NF-κB translocation in EV-CNF1-treated cells. (A) Fluorescence micrographs of HEp-2 cells untreated or treated for 4 h with CNF1 or with EV-CNF1, stained with an anti-p65 antibody. The illustrations are used to evidence the positively-stained nuclei (arrows) after CNF1 or EV-CNF1 exposure. The negative staining for rabbit antibody is shown. (B) The graph reports the mean ± SEM from three different experiments (n = 3 experiments, with each experiment performed in duplicate), showing the time-dependent nuclear translocation of p65 NF-κB after the different experimental conditions. *p < 0.05; **p < 0.01; ***p < 0.005.
© Copyright Policy
Related In: Results  -  Collection

License
Show All Figures
getmorefigures.php?uid=PMC4663523&req=5

toxins-07-04610-f002: NF-κB translocation in EV-CNF1-treated cells. (A) Fluorescence micrographs of HEp-2 cells untreated or treated for 4 h with CNF1 or with EV-CNF1, stained with an anti-p65 antibody. The illustrations are used to evidence the positively-stained nuclei (arrows) after CNF1 or EV-CNF1 exposure. The negative staining for rabbit antibody is shown. (B) The graph reports the mean ± SEM from three different experiments (n = 3 experiments, with each experiment performed in duplicate), showing the time-dependent nuclear translocation of p65 NF-κB after the different experimental conditions. *p < 0.05; **p < 0.01; ***p < 0.005.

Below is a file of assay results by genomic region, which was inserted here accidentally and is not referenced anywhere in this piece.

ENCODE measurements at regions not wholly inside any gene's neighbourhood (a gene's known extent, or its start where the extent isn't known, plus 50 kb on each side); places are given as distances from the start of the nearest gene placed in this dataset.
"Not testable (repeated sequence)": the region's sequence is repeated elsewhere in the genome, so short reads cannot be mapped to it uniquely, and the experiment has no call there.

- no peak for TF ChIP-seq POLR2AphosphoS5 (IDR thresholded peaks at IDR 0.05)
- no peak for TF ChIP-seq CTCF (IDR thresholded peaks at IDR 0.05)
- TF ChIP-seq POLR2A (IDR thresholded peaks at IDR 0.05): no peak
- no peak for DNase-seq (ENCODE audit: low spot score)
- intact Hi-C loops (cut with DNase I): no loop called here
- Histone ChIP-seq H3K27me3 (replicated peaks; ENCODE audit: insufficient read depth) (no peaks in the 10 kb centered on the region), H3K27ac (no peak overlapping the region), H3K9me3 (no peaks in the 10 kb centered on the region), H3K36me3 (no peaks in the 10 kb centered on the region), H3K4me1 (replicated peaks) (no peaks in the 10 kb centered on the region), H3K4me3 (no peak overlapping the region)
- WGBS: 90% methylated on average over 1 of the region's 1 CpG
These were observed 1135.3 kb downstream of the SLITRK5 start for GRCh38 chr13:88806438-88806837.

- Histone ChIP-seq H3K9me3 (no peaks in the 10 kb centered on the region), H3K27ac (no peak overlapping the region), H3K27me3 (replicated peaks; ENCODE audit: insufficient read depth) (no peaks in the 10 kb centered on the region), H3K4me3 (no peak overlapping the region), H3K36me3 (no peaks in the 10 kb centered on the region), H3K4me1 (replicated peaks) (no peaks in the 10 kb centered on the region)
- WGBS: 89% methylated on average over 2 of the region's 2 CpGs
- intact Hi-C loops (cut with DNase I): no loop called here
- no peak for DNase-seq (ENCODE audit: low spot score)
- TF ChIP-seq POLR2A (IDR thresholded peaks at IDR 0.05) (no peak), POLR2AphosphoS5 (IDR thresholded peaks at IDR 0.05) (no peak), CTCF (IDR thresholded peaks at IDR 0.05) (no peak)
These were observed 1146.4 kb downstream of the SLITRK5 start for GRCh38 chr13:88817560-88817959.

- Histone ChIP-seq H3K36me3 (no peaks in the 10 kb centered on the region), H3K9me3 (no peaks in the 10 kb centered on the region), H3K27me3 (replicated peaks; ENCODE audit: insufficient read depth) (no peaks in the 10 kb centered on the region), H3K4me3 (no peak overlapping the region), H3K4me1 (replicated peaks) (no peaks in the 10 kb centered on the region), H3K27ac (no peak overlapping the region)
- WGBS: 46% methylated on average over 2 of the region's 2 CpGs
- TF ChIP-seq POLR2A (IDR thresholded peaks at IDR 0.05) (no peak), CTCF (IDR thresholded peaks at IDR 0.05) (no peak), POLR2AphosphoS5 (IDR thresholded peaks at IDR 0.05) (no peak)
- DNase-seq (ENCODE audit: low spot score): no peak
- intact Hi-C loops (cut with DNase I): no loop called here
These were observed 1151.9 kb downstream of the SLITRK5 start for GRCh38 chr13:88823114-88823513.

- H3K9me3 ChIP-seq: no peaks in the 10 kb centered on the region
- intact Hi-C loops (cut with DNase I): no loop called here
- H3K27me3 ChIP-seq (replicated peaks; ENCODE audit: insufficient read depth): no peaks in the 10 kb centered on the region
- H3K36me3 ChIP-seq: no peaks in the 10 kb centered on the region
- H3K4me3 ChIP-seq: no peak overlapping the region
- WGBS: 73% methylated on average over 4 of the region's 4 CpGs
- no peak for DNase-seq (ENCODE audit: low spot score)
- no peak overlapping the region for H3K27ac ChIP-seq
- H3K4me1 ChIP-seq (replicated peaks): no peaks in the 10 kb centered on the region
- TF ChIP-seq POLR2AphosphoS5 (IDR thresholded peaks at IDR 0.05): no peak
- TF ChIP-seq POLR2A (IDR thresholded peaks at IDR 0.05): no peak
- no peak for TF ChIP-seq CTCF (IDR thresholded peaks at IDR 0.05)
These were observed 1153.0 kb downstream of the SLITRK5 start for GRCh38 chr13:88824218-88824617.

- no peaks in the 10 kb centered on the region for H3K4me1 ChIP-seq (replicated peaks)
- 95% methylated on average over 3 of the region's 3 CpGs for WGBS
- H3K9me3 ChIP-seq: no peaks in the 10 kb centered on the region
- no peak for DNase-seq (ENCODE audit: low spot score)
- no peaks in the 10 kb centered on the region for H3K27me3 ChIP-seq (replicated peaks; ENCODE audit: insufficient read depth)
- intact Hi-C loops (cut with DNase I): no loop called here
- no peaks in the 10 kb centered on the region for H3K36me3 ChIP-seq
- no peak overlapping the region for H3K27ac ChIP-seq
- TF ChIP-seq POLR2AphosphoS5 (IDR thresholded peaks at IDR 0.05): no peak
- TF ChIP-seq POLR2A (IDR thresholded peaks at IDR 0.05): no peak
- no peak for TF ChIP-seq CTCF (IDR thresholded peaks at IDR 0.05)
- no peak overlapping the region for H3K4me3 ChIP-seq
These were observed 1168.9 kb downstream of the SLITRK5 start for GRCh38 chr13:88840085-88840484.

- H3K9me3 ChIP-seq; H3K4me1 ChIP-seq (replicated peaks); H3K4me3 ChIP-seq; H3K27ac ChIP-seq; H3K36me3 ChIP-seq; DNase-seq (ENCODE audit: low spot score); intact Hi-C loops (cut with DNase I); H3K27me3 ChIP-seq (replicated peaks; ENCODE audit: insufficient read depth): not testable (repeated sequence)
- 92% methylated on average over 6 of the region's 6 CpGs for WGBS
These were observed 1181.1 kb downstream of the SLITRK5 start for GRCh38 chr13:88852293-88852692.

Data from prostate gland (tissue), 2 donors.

Mentions: The second step was to verify if EV-CNF1 could induce another typical activity stimulated by CNF1 in HEp-2 cells: that is, the nuclear translocation of the transcription factor NF-κB [21,22]. Such translocation occurs maximally between 4 and 10 h from the treatment with CNF1, with about 50% of positive nuclei for the p65 protein [21]. We herein investigated whether EV-CNF1 could trigger a response similar to that of CNF1. Immunofluorescence micrographs (Figure 2A) revealed that in both cells treated with the toxin or with EVs taken from cells previously intoxicated with CNF1 for 2 h, the p65 NF-κB subunit was translocated into the nucleus. Moreover, when a quantitative analysis was performed (Figure 2B), we found a nearly comparable percentage of cells with p65-positive nuclei between CNF1 and EV-CNF1. In particular, the percentage of cells with p65-positive nuclei was around 20% in EV-CNF1-treated cells, whereas cells exposed to CNF1 reached 26%–31% of positivity. The maximum nuclear translocation of p65 NF-κB was obtained between 2 and 4 h after treatment with CNF1 or EV-CNF1. Starting from 6 h of treatment, a general decrease in p65-positive nuclei was observed, which was consistent with the drop in Rho GTPase activation previously reported for this cell line [22]. The increment at 8 and 24 h of exposure with respect to 6 h was only apparent, since such an augmentation was not significant (p = 0.3355 by ANOVA). These results indicate that EVs are able to propagate the toxin activity, with an effect similar to that of CNF1.